What It's About

TRIBEWORK is about consuming the process of life, the journey, together.

Tuesday, December 28, 2010

A Little Bit of Give (and Less Take) Goes a Long Way

Household chores all the bores,

Choicest places tickle the spaces,

Still the laws about all those chores,

Appear to sadden faces beyond our graces.

Household tasks – I tell you – the masks,

Couples put on in search of escape,

Evidence of marks compels us to parks,

And sparks become the ruffled nape.

Household jobs – those with knobs,

Carried out with haste and scorn,

Around and round each soul robs,

In friendship’s the chance to fawn.

Household roles all but cajoles,

Each person to present their best,

Instead one strolls over the other souls,

And remains what is considerably less blessed.


What couple going around doesn’t occasionally equivocate about household chores? Beyond traditional gender roles and the assignment of responsibilities we have our self-serving biases.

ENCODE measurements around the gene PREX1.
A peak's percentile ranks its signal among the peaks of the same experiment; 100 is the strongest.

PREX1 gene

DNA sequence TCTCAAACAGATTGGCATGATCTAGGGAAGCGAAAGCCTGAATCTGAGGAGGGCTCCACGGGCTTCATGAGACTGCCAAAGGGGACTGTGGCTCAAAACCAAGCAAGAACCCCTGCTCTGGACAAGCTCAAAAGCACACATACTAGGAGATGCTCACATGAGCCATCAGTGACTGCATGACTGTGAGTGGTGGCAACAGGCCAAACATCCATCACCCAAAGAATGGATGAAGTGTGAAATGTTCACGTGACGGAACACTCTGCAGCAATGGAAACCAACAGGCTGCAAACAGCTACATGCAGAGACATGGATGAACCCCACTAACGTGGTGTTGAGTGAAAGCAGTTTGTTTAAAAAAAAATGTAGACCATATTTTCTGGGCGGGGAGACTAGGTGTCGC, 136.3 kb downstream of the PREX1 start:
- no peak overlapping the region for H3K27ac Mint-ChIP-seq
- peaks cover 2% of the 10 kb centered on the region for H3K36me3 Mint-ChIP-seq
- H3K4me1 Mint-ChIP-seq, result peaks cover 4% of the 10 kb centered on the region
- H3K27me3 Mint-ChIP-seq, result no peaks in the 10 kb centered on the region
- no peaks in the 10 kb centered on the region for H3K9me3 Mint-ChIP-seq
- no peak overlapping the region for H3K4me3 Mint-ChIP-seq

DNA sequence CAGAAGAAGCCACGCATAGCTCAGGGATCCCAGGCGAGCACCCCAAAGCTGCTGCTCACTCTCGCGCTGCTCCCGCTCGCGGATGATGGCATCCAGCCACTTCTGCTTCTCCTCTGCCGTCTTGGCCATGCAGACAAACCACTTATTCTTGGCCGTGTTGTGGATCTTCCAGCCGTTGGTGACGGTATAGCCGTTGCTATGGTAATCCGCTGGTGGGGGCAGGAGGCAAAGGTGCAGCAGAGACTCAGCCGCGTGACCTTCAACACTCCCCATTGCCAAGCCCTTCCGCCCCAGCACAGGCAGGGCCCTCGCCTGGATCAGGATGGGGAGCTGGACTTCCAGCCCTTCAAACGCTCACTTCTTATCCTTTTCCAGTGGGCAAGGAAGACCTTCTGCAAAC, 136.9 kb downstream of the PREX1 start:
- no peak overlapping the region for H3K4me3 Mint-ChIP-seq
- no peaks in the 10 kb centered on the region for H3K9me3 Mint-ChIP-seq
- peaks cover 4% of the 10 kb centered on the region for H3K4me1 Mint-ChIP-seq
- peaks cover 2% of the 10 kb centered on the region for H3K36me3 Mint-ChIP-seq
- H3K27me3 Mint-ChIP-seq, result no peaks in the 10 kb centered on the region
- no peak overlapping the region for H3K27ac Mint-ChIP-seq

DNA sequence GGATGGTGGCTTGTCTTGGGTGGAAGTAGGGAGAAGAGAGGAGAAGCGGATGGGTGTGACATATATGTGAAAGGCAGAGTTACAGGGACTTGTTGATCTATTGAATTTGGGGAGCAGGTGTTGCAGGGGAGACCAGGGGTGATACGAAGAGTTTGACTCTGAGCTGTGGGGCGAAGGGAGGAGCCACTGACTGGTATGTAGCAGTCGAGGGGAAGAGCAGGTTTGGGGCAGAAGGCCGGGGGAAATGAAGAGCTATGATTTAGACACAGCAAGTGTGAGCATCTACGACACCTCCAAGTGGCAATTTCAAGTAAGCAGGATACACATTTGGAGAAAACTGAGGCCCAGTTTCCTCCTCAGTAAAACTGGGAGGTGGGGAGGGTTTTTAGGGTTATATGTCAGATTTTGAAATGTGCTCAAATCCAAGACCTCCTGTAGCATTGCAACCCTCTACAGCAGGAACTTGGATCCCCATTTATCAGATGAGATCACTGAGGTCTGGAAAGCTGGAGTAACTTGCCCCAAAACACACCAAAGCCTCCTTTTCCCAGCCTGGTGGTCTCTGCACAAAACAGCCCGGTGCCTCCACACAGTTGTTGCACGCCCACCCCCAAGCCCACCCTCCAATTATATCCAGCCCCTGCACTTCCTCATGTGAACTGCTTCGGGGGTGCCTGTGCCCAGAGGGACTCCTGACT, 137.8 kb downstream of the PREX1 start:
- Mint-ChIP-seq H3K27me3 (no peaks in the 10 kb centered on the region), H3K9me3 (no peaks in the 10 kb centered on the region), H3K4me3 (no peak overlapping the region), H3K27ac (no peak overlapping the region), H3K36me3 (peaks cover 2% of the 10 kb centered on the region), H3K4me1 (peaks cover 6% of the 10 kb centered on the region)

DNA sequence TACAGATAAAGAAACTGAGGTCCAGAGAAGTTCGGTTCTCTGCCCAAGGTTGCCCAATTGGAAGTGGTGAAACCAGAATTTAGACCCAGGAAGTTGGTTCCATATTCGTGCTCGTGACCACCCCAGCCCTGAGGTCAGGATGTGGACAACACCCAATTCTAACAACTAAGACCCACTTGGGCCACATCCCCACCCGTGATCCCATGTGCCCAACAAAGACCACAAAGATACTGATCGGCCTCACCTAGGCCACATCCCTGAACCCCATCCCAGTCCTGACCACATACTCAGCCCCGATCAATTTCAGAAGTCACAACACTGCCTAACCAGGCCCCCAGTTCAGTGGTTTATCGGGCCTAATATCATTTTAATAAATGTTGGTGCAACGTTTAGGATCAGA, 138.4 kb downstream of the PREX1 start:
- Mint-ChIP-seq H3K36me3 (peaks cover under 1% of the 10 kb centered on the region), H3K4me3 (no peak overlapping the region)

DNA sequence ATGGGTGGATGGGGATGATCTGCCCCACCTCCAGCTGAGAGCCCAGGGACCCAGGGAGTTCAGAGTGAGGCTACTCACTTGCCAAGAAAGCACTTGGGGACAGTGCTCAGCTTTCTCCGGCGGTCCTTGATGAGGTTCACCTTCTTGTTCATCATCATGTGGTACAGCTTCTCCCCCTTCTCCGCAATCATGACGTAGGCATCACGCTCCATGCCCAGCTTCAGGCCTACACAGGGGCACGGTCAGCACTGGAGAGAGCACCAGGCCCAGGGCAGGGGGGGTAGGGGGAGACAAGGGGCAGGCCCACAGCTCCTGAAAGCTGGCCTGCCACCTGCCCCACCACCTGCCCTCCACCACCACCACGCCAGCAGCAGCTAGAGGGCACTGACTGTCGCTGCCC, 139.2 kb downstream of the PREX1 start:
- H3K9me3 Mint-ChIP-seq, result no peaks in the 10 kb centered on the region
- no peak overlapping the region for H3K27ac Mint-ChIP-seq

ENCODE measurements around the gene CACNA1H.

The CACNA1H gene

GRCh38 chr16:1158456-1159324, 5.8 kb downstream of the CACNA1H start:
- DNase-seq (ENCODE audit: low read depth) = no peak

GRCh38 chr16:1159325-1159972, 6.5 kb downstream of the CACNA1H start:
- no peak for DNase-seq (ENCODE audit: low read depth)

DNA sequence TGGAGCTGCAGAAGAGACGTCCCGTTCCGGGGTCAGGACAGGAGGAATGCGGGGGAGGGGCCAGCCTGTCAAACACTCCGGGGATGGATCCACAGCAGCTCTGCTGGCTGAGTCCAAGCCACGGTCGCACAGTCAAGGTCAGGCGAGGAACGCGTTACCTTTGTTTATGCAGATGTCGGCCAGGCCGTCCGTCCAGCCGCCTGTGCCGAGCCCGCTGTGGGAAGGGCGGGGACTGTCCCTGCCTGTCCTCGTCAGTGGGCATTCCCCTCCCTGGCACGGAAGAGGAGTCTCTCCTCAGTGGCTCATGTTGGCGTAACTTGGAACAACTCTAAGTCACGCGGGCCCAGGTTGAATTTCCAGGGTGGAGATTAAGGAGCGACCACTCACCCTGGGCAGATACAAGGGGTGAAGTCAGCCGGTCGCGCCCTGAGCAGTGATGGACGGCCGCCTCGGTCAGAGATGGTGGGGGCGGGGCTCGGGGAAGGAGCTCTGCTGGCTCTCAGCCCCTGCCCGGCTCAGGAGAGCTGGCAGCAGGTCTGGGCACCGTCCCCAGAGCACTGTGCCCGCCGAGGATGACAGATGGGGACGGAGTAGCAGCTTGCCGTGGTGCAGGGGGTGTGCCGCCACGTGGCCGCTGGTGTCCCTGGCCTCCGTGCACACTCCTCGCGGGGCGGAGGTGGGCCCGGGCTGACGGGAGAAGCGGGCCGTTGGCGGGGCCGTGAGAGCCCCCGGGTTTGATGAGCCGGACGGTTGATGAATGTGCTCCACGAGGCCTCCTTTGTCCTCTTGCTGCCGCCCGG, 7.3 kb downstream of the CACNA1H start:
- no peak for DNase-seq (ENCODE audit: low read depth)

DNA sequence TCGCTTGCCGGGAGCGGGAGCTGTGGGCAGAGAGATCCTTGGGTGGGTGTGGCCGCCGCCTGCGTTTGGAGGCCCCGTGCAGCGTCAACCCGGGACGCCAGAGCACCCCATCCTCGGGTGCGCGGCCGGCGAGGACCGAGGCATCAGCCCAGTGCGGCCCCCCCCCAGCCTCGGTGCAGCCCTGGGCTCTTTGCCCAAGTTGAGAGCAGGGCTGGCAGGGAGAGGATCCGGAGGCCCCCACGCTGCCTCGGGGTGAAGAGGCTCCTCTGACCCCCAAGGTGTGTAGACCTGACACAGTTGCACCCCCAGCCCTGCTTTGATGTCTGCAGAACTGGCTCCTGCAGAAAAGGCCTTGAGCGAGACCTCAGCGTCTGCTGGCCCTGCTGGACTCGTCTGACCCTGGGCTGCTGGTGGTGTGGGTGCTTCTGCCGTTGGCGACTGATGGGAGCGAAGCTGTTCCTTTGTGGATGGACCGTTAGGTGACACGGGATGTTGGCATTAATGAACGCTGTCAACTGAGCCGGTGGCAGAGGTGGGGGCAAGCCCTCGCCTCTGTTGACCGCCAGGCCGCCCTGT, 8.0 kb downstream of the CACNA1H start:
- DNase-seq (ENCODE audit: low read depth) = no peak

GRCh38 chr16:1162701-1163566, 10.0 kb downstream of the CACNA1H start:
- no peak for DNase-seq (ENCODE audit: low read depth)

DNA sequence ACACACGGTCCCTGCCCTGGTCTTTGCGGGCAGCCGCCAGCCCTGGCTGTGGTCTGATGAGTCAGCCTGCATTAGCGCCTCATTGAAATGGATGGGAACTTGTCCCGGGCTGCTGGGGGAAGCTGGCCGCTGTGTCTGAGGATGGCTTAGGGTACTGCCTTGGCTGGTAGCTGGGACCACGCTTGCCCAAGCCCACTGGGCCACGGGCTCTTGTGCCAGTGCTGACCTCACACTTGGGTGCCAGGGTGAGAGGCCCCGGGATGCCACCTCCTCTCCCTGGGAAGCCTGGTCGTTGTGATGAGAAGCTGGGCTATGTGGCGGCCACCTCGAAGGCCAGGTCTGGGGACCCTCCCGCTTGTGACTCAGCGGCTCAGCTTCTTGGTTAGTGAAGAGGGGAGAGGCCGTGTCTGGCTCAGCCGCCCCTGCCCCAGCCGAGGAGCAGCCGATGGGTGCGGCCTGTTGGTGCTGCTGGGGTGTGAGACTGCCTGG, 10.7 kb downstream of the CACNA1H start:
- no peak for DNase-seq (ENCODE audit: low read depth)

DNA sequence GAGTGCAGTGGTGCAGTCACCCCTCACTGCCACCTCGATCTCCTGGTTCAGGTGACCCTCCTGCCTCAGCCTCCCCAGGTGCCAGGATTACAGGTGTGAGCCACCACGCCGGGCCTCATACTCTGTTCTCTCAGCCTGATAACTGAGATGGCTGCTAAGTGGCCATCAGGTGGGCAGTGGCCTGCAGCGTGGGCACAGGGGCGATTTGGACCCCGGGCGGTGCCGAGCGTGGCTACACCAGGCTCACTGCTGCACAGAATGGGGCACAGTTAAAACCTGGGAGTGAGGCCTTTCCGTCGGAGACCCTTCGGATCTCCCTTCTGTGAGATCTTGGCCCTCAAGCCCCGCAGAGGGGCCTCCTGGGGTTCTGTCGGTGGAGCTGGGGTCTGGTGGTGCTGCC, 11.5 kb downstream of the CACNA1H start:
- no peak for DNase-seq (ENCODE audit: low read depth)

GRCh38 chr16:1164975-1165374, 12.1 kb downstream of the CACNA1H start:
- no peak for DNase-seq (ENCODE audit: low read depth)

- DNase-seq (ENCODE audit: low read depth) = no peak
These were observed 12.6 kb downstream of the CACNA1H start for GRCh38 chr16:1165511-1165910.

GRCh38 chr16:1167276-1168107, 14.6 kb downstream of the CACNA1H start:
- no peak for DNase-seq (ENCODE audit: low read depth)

Stereotypes do little for the harmony of either person, or the relationship itself. Yet, the tasks must still be completed—it is hoped, to the satisfaction of both.

What is just so fundamental about the harmony of a household is lost on us as we clamour for the right to ourselves and what we’d prefer to be doing.

We’ve all tried to outdo ourselves, it’s suspected, to satisfy our partners. It’s the flailing consistency that breaks us. Then there are those who remind us of the classic biblical sluggard—that person too lazy to return the dish-loaded hand to the mouth to feed itself.

Unique spouses are a promise; no two people are that alike. Each partner who’s party to the relationship in question has their strengths and weaknesses. Part of the answer is in acceptance of the other, and the other part is in giving despite what’s not being returned.

© 2010 S. J. Wickham.

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